Thursday, October 10, 2002

'I made it!'


Hawaii, by way of chlorine

map
Steam sends rivulets of sweat down the windows as Jay Osterman propels himself toward Pearl Harbor.

Sixty laps to go. Fifty. Now 40. He can see the shoreline in the distance. And then, finally.

“I made it!” Mr. Osterman says, emerging victoriously from the indoor pool at Four Seasons Country Club in Crestview Hills.

It is 7:45 a.m. Tuesday, and Mr. Osterman has just completed a 14-year odyssey: to swim the distance from Cincinnati to Pearl Harbor, one 25-yard lap at a time.

People shake his hand. His daughter, who came along this morning to swim and share the moment, beams.

“Four thousand, four hundred and thirty-seven miles,” Mr. Osterman says. “I'm going home to sleep.”

Crunching numbers

He will be 83 next month, and since June 1988, he has swum laps nearly every day. Even on trips away from Northern Kentucky, he tries to find pools where he can keep up the pace.

He knows swimming is good for him, but that's not why he does it. His ritual is all about the pleasure of writing it down.

In this sense, Jay Osterman is among the last of a breed. A retired savings-and-loan executive, he thrived in the era before computers, when numbers were crunched and records kept by hand.

When prompted, he will fondly recall the joys of manual bookkeeping — such as the two weeks he spent successfully tracking down a $10 error in the internal accounts of an $8 million company.

That was more than 30 years ago.

Today, Mr. Osterman still balances his checkbook to the penny and keeps meticulous notes of every repair to his car. He never did make the transition from typewriter to computer.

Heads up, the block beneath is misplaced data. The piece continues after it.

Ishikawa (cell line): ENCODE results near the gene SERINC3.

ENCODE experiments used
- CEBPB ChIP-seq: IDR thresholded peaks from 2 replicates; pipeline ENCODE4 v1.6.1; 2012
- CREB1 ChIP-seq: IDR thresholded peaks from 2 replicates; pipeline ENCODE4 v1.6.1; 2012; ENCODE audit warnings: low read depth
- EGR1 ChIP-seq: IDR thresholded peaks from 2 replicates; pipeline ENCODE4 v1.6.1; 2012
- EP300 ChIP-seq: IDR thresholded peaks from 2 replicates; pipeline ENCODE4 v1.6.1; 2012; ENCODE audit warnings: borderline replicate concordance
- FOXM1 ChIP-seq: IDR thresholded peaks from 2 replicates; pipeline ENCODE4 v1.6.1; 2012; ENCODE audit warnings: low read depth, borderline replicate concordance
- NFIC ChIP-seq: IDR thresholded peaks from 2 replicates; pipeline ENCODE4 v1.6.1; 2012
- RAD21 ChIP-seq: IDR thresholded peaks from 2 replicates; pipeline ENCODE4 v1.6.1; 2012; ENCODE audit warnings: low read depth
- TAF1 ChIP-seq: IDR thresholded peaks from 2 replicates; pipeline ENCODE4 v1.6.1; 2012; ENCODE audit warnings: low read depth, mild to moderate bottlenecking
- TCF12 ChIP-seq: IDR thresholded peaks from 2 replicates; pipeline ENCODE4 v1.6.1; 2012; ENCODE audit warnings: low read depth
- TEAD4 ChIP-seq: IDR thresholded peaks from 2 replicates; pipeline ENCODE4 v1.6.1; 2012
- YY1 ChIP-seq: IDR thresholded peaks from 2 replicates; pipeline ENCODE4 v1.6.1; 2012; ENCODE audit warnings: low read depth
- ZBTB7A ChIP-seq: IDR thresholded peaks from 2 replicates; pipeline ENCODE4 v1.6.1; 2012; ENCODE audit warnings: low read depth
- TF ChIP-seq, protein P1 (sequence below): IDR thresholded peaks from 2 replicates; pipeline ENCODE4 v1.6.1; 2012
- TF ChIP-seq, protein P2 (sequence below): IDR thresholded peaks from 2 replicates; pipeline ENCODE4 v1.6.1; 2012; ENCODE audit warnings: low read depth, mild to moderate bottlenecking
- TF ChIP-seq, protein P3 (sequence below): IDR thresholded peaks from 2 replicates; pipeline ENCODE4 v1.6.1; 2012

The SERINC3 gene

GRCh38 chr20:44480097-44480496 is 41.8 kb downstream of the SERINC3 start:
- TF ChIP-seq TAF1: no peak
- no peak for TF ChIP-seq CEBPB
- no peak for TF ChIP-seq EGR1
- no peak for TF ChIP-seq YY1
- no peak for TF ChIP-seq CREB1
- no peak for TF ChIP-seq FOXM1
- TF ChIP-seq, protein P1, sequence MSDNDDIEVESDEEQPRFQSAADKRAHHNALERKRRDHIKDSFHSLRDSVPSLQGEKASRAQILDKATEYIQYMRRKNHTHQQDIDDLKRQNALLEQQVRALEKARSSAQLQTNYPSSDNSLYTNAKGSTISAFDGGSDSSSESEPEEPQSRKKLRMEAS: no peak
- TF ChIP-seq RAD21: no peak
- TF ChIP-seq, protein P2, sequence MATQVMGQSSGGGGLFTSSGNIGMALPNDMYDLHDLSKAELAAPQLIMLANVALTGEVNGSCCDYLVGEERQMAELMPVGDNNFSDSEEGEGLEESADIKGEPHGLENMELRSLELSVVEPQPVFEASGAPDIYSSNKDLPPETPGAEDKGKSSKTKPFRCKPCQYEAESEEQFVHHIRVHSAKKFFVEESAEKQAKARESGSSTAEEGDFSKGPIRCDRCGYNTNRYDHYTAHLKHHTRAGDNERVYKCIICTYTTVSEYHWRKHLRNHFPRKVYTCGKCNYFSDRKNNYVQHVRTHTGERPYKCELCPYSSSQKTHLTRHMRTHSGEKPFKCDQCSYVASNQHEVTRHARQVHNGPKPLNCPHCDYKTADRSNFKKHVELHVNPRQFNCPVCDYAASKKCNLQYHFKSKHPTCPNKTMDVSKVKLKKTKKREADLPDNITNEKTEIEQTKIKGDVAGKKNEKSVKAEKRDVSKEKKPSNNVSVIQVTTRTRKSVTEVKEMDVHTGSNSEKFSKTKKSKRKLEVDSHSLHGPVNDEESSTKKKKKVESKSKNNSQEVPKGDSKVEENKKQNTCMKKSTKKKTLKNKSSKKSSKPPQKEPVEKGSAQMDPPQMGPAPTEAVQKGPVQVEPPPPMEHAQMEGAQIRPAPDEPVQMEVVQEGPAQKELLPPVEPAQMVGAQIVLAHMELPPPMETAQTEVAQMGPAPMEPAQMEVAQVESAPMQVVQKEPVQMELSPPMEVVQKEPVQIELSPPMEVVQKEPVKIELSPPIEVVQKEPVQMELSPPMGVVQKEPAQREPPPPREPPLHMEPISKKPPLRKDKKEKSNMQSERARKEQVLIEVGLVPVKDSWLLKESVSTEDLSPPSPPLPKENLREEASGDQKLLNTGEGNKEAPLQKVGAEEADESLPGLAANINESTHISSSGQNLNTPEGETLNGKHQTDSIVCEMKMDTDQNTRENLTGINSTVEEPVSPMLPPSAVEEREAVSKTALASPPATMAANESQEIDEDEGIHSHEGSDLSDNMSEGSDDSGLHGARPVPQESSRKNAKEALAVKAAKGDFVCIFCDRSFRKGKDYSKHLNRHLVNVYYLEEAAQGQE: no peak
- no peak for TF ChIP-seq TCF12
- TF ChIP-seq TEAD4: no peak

“My wife says I'll never get out of the thirties,” he says with a smile.

St. Louis first

About 12 years ago, Mr. Osterman started converting his laps to miles. One mile is equal to 70 and three-fifths laps, he says, and he usually swims for a mile and a half a day.

Each morning, he records his distance in a calendar, then transfers the numbers to a logbook at the end of every month.

First he swam 350 miles to St. Louis, where one of his sons lives.

“Then I thought, "Well, I'll go on to Denver,' ” he says, to “visit” another son.

Cincinnati to Denver took about eight years. From there it was on to San Francisco.

“We didn't know what he was going to do when he got there — if he was going to do a flip turn and come back,” says Lisa Engelhardt, the daughter who accompanied him to Four Seasons on Tuesday.

But Mr. Osterman didn't feel like turning around, so he set his sights for Pearl Harbor, where he had served in the Navy during World War II.

After Tuesday's milestone, Ms. Engelhardt urged her father to head for Tokyo next. At his current pace, he would get there in his 90s.

Mr. Osterman would make no promises. All he knows, he says, is that he'll be back in the pool tomorrow.

E-mail kgutierrez@enquirer.com or 859-578-5584.



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